Ten major outdoor organisations are presenting a united front in Westminster today to urge politicians of all stripes to reflect the benefits of outdoor recreation in their manifestos, and to back stronger conservation measures, improved public access and better rural public transport, ahead of next year's UK general election.
Research shows only one in five kids under 12 have a 'connection to nature'. Campaigners want to change that
UKC News, Jun 2014
© Dan Bailey
An event organised by the British Mountaineering Council (BMC) and the All Party Parliamentary Group for Mountaineering, co-chaired by David Rutley MP and John Mann MP, will highlight the social, health and economic benefits that outdoor recreation contributes. MPs and peers have been invited to make a date with outdoor representatives at the ‘speed-briefing’ to learn more about the outdoors and countryside conservation, subjects with which many of them are demonstrably unfamiliar.
The ten organisations, collectively representing over six million people with an interest in outdoor fun and countryside conservation, are: the Ramblers, the BMC, Campaign for National Parks, English Outdoor Council, Living Streets, Open Spaces Society, Outdoor Industries Association (Britain on Foot campaign), Sport and Recreation Alliance, Wild Network and the Youth Hostel Association.
They are asking political parties to back six proposals for government action on the outdoors to help realise the full potential that recreation and the conservation of our countryside can bring to the nation. Parliamentarians are being encouraged to show their support on social media using the hashtag #valueoutdoors. Here are the six policy proposals:
Introduce a fully resourced cross-government strategy with ministerial support to promote outdoor recreation.
Increase opportunities for young people to engage in outdoor learning in both school and non-school settings.
Facilitate and promote public access to outdoor spaces including the coast, woodland and open countryside.
Maximise the economic contribution of outdoor recreation to the rural economy through targeted investment.
Strengthen the protection of areas valued for their natural beauty and recreational opportunities.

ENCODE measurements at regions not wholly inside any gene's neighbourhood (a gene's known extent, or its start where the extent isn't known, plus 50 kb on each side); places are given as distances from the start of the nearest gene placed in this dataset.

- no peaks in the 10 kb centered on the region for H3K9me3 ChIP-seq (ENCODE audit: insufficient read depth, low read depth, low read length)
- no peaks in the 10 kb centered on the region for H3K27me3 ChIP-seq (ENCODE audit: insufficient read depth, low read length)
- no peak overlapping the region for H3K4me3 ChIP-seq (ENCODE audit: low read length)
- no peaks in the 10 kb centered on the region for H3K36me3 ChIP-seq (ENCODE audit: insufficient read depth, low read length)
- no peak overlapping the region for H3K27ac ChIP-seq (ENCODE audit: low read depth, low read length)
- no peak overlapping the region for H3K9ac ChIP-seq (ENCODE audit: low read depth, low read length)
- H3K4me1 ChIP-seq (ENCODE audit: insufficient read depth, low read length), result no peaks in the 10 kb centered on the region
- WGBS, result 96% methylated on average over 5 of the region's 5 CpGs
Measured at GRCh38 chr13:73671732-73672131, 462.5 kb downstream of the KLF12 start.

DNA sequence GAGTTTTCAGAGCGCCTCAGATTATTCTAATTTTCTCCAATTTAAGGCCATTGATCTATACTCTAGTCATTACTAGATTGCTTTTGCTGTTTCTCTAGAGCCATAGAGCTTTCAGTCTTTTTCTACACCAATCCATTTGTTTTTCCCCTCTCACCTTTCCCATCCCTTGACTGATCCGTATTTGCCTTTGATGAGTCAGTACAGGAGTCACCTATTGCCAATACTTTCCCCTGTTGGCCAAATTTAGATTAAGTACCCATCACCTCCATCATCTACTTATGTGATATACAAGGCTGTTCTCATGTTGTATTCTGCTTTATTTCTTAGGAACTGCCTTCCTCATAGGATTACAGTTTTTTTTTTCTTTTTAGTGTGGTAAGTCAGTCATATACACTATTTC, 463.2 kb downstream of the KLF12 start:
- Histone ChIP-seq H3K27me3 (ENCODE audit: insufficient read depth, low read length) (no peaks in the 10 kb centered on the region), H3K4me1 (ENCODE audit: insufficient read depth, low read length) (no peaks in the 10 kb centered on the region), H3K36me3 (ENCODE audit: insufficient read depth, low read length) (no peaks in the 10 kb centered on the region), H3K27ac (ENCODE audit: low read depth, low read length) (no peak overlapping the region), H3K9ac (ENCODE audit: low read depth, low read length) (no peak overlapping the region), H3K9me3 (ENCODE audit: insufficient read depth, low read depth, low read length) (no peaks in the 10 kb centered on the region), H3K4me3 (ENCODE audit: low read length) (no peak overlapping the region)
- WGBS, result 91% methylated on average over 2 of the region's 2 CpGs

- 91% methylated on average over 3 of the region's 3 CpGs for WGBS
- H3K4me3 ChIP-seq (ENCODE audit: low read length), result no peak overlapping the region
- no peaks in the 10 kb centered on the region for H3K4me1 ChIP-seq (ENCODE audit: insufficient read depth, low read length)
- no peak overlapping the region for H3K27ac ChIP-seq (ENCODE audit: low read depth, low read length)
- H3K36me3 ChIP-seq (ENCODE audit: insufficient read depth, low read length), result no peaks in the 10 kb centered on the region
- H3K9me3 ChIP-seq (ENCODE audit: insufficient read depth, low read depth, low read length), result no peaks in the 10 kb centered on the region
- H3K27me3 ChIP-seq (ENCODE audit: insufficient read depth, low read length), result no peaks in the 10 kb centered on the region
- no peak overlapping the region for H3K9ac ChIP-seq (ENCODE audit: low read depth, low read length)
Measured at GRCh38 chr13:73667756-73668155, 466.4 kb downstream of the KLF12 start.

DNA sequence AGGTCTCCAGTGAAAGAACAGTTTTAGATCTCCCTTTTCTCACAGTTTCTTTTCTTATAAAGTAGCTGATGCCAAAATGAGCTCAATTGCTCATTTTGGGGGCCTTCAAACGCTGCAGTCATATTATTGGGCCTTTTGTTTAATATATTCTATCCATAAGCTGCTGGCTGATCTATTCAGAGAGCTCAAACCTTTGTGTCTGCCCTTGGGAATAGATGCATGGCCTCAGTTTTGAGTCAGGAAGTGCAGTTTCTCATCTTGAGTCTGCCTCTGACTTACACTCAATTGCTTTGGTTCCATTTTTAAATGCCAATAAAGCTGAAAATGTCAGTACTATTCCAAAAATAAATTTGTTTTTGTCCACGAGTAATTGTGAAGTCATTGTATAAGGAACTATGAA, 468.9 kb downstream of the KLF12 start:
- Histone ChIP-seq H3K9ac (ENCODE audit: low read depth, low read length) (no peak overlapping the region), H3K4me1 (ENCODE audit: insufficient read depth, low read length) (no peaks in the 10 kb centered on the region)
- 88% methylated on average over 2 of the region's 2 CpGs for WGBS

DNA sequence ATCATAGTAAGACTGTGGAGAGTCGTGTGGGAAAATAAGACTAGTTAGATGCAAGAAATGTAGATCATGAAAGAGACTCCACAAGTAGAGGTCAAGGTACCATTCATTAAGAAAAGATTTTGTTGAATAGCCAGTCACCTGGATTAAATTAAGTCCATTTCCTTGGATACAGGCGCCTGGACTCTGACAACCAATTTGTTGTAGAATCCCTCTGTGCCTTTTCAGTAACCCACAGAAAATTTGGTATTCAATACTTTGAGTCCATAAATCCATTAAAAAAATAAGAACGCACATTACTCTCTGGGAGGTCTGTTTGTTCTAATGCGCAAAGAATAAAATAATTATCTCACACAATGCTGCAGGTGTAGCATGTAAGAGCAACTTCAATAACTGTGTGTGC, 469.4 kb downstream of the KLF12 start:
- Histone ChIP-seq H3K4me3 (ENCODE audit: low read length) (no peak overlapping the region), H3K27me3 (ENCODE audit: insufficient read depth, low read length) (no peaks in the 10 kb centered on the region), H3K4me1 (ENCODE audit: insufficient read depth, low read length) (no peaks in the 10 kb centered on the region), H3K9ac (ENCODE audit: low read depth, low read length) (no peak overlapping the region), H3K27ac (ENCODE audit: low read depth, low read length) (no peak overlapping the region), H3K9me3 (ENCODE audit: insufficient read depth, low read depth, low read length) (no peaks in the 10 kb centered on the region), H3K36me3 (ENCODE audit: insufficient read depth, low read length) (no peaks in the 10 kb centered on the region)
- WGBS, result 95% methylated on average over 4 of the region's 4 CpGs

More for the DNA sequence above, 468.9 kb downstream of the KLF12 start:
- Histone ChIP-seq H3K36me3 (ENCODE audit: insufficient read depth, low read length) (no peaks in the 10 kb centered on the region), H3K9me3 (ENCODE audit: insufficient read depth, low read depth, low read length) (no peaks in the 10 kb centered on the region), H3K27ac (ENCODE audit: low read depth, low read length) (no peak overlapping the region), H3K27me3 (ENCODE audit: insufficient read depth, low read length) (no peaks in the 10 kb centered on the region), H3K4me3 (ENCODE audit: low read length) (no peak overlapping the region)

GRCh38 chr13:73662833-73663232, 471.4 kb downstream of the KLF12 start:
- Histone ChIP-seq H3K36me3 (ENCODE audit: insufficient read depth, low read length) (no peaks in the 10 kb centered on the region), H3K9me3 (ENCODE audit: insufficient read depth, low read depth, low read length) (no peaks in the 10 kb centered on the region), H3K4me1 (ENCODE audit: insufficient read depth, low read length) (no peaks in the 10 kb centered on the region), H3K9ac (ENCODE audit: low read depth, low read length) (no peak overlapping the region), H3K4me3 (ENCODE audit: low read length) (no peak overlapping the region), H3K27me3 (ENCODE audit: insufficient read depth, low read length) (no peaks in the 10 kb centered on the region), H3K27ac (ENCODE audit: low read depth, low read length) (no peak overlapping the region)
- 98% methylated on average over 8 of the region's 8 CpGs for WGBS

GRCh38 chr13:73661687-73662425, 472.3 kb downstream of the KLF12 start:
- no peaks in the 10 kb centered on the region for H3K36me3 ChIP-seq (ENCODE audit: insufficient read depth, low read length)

Invest in accessible and affordable public transport for residents and visitors to our countryside.
Benedict Southworth, Chief Executive of the Ramblers, said:
'Outdoor recreation makes a huge contribution towards supporting rural economies yet this value often goes overlooked. Political parties need to recognise this in their manifestos and invest in outdoor recreation. Whether it is building the England Coast path, supporting our national trails or opening up public woods, there are many ways they can support the outdoors economy, help rural businesses and build a healthier, happier Britain.'
To highlight the importance of their cause the organisations have mustered a barrage of impressive sounding figures. In the year from March 2012 to February 2013, the English adult population participated in an estimated 2.85 billion visits to the 'natural environment', they say, with a total visitor spend of £21bn. There's more. Just in the English countryside, walkers alone spend over £6bn a year, supporting up to 245,000 full time jobs. In Wales 28 million walking-related trips are made to the countryside and coast annually, and walkers spend £632m. In rural areas the £33bn tourism industry now accounts for 14% of employment and 10% of businesses. Since the start of the recession, a third of all jobs created have been in tourism.
Three in four adults in England regularly get active outdoors (though the definitions of both 'active' and 'outdoors' are broad). But research by the RSPB and University of Essex hints at a possible generational disconnect, suggesting that only 1 in 5 children under 12 have a ‘connection to nature’.
David Bond, who featured in the film Project Wild Thing and is a Director of the Wild Network, said:
'These joint proposals for government action on the outdoors act as an insurance policy for future generations. People who get outdoors and connect with nature as kids, grow into the adults who seek out outdoor thrills and remain curious about the natural world around them. By acting on these proposals, politicians can have a real and lasting impact on the way our children, and our children’s children, view and play with nature and the outdoors.'
Better investment in the outdoors wouldn't just help improve people's quality of life; it could be cost effective too. According to the campaigners, if everyone was given equal access to good quality green space the estimated saving to the NHS would be £2.1bn.